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Collins v. Koch Foods Inc.

United States District Court, N.D. Alabama, Southern Division

September 23, 2019

SHAWNETTA COLLINS, Plaintiff,
v.
KOCH FOODS INC., et al., Defendants.

          MEMORANDUM OPINION AND ORDER

          ANNEMARIE CARNEY AXON, UNITED STATES DISTRICT JUDGE

         Before the court is Defendants’ joint motion for summary judgment. (Doc. 47). In addition, Plaintiff Shawnetta Collins requested, in her response brief, that the court strike paragraph 31 of Defendants’ statement of undisputed facts. (Doc. 61 at 6 ¶ 31).

         Ms. Collins is an African-American woman. Defendants Koch Foods, Inc., and Koch Foods of Alabama, Inc. (collectively, “Koch Foods”), are related companies that, at the time of the events involved in this lawsuit, ran two poultry processing and packaging plants in Montgomery, Alabama. At that time, Defendant Robert Elrod was the Director of Human Resources for Koch Foods. Until July 2017, Ms. Collins was the Human Resources Manager for one and then the other of the two plants. In July 2017, Ms. Collins married the Plant Manager for the two plants, and Defendants fired her for violating their anti-fraternization policy. She has now brought suit against Defendants. The only claims remaining in the case[1]are:

(1) race discrimination, in violation of 42 U.S.C. § 1981, against Mr. Elrod and Koch Foods, Inc., (“Count One”) (doc. 10 at 4–13)
(2) sex discrimination, in violation of the Civil Rights Act of 1964 (“Title VII”), 42 U.S.C. § 2000e, et seq., against Koch Foods, Inc., and Koch Foods of Alabama (“Count Two”) (doc. 10 at 13–16)
(3) intentional infliction of emotional distress, under Alabama law, against all three defendants (“Count Four”) (doc. 10 at 18–19)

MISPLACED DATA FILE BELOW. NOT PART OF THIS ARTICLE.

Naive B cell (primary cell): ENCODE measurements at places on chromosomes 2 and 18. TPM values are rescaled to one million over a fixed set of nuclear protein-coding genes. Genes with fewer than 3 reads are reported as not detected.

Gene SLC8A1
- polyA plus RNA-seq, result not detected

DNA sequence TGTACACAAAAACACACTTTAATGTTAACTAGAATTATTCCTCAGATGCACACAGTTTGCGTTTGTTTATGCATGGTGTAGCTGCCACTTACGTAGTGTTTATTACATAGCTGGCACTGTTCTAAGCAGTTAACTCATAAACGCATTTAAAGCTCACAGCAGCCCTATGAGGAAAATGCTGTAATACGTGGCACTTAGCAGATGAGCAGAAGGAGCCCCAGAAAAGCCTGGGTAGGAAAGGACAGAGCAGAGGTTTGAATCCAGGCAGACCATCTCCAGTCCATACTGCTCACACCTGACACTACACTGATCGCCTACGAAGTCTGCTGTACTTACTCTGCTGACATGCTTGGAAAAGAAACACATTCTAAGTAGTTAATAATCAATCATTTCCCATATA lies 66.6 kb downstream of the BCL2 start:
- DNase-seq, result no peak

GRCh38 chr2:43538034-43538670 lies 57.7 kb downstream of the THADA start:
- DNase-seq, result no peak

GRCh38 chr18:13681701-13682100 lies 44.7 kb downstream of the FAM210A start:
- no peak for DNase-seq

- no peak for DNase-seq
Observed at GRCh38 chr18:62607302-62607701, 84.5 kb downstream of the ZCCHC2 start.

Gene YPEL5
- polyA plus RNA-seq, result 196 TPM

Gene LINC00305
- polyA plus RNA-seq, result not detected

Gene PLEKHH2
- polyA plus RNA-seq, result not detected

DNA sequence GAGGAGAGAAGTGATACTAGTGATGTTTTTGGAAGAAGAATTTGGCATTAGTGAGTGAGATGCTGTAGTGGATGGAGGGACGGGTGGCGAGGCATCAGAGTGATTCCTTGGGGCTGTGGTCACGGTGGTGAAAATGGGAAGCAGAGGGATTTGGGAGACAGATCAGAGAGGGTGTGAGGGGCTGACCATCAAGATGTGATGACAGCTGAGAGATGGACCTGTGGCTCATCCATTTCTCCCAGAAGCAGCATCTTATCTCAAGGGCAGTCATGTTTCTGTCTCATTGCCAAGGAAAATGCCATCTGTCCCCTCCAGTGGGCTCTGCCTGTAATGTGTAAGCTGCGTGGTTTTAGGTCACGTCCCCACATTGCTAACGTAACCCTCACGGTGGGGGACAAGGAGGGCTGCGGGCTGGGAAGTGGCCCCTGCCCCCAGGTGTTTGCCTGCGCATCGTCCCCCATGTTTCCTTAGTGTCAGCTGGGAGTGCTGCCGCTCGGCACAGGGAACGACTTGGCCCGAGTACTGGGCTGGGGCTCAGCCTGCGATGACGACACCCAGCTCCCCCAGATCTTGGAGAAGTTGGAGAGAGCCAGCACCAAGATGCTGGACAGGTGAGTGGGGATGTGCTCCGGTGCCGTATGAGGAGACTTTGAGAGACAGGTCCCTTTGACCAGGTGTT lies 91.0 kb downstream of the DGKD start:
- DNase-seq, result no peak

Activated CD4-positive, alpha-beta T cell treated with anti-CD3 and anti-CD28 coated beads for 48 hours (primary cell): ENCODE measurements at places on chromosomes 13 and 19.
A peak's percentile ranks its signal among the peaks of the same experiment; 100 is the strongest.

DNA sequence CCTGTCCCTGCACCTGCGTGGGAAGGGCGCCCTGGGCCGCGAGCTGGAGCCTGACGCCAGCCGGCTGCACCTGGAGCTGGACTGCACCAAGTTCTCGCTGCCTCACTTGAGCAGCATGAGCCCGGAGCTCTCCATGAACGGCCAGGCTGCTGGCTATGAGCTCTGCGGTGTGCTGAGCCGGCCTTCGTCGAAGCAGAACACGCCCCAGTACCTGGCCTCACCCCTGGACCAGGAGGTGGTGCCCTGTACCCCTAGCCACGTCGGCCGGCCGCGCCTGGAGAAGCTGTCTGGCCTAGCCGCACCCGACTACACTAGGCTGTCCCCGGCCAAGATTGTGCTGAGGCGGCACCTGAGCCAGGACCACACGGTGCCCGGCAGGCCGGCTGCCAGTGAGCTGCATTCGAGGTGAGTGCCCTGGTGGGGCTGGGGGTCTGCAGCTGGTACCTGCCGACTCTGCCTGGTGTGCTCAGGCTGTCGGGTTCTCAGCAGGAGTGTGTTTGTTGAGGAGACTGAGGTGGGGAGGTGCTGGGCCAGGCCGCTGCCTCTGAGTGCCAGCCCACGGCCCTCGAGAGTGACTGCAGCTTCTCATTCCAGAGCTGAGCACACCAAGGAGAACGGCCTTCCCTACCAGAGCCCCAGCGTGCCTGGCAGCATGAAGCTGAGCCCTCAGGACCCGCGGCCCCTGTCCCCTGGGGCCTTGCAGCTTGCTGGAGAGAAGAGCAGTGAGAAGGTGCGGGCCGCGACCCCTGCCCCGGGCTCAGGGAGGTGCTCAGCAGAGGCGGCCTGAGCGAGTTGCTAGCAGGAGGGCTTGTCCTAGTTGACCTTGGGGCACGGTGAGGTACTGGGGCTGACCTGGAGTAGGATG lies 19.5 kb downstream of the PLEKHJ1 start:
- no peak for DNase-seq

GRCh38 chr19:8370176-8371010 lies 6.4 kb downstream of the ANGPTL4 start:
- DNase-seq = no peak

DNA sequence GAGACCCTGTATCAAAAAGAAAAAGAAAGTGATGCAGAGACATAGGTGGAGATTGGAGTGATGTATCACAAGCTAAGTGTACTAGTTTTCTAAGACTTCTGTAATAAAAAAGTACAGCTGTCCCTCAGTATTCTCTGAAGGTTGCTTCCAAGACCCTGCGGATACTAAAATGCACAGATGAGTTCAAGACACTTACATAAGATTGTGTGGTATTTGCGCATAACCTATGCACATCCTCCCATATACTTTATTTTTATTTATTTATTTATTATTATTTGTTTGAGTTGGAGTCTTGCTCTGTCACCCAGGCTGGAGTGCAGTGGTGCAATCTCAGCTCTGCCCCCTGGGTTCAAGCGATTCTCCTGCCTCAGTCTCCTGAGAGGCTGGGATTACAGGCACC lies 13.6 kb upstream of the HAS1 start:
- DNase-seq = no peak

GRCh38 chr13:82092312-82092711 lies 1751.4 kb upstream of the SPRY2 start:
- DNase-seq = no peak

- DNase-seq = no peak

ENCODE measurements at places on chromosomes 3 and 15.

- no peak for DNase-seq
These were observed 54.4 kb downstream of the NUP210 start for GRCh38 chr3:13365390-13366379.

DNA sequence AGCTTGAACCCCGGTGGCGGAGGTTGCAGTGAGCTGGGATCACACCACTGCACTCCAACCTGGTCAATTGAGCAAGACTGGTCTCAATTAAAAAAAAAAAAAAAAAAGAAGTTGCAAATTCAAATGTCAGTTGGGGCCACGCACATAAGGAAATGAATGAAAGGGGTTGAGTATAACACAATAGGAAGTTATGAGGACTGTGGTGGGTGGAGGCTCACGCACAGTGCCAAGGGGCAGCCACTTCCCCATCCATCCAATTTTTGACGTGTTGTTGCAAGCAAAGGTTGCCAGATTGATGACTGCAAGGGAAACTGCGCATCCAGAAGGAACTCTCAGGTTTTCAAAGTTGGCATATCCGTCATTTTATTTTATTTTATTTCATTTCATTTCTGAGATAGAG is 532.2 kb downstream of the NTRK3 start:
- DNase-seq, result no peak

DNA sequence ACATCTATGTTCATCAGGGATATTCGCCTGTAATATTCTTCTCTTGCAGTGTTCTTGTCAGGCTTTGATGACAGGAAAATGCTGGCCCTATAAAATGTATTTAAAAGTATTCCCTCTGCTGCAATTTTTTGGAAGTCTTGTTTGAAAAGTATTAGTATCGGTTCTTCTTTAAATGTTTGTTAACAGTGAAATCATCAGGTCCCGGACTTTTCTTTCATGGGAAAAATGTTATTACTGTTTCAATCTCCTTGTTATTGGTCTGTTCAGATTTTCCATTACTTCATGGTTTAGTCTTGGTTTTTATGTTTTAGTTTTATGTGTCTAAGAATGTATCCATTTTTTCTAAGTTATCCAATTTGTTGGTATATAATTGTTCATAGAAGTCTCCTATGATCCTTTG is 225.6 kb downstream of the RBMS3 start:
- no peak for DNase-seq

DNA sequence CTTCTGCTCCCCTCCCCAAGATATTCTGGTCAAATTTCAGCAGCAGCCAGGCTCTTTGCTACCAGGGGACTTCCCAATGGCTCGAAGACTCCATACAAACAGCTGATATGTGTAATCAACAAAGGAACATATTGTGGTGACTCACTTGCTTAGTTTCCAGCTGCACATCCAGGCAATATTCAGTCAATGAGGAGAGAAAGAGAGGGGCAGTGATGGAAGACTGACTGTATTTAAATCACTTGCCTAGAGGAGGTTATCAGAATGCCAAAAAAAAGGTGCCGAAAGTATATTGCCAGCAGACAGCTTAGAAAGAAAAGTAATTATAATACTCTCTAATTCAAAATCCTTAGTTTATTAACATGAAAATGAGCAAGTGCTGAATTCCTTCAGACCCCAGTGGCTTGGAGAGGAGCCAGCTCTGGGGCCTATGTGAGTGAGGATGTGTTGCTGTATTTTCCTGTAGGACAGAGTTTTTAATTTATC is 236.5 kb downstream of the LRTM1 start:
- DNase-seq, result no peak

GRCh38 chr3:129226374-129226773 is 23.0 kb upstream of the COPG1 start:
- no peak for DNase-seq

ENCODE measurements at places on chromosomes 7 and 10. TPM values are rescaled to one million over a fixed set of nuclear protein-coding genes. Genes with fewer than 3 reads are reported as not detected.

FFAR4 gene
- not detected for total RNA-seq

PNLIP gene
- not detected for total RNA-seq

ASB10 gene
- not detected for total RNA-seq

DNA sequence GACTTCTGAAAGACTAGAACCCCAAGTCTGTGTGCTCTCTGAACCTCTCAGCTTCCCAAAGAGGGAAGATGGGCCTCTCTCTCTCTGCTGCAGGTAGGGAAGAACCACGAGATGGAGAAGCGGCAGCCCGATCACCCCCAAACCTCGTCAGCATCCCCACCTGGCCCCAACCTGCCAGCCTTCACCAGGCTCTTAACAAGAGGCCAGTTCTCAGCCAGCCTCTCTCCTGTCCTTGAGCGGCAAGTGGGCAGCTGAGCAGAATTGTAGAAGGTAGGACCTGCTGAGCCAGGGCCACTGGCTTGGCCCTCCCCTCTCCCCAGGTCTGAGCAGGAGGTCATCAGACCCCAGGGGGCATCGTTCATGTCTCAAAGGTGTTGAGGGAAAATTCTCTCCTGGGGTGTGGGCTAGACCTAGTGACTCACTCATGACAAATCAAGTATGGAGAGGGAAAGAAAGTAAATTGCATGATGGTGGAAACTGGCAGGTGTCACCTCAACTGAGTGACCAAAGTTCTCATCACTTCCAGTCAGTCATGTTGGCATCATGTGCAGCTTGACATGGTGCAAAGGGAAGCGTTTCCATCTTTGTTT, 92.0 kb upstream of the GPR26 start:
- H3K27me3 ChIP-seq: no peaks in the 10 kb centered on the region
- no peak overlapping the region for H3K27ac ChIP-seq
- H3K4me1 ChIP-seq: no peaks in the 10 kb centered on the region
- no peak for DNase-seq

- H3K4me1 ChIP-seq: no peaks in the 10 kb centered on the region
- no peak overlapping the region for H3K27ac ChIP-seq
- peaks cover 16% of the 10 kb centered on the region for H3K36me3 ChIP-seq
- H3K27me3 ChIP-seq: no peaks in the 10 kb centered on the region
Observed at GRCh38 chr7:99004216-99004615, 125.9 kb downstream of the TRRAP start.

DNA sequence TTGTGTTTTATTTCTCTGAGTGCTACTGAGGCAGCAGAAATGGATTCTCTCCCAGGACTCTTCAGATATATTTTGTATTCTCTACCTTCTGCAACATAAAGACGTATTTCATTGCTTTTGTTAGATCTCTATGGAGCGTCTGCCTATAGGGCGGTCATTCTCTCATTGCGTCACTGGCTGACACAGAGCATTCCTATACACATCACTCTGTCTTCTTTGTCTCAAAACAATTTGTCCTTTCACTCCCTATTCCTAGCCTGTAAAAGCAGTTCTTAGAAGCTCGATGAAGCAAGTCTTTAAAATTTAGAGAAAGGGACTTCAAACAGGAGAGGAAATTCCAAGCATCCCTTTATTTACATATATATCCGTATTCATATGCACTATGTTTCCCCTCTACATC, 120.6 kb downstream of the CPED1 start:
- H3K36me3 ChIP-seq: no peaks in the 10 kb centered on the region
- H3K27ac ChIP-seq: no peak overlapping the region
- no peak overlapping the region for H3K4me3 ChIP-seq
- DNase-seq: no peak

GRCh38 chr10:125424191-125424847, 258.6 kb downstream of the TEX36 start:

(5) negligent and wanton hiring, training, supervision, and retention, in violation of Alabama law, against all three defendants (“Count Five”) (doc. 10 at 19–23)

         First, the court DENIES Ms. Collins’ motion to strike paragraph 31 of Defendants’ statement of undisputed facts because, contrary to her assertion, that paragraph does not rely on any unproduced, privileged documents.

         Second, the court GRANTS IN PART and DENIES IN PART Defendants’ motion for summary judgment. The court GRANTS the motion for summary judgment as to Count One (the claims of race discrimination under § 1981) because Ms. Collins has either not presented evidence to establish a prima facie case of race discrimination, or she has not rebutted Defendants’ legitimate, non-discriminatory reasons for the challenged employment actions. The court DENIES the motion for summary judgment as to Count Two (the claims of sex discrimination under Title VII) because Ms. Collins has presented evidence from which a reasonable jury could find that Koch Foods discriminated against her based on her sex. The court GRANTS the motion for summary judgment as to Count Four (intentional infliction of emotional distress) because Ms. Collins’ only evidence of outrage relates to a theory that she did not assert in her amended complaint, and because Count Four fails, the court also GRANTS the motion for summary judgment as to Count Five (negligence and wantonness).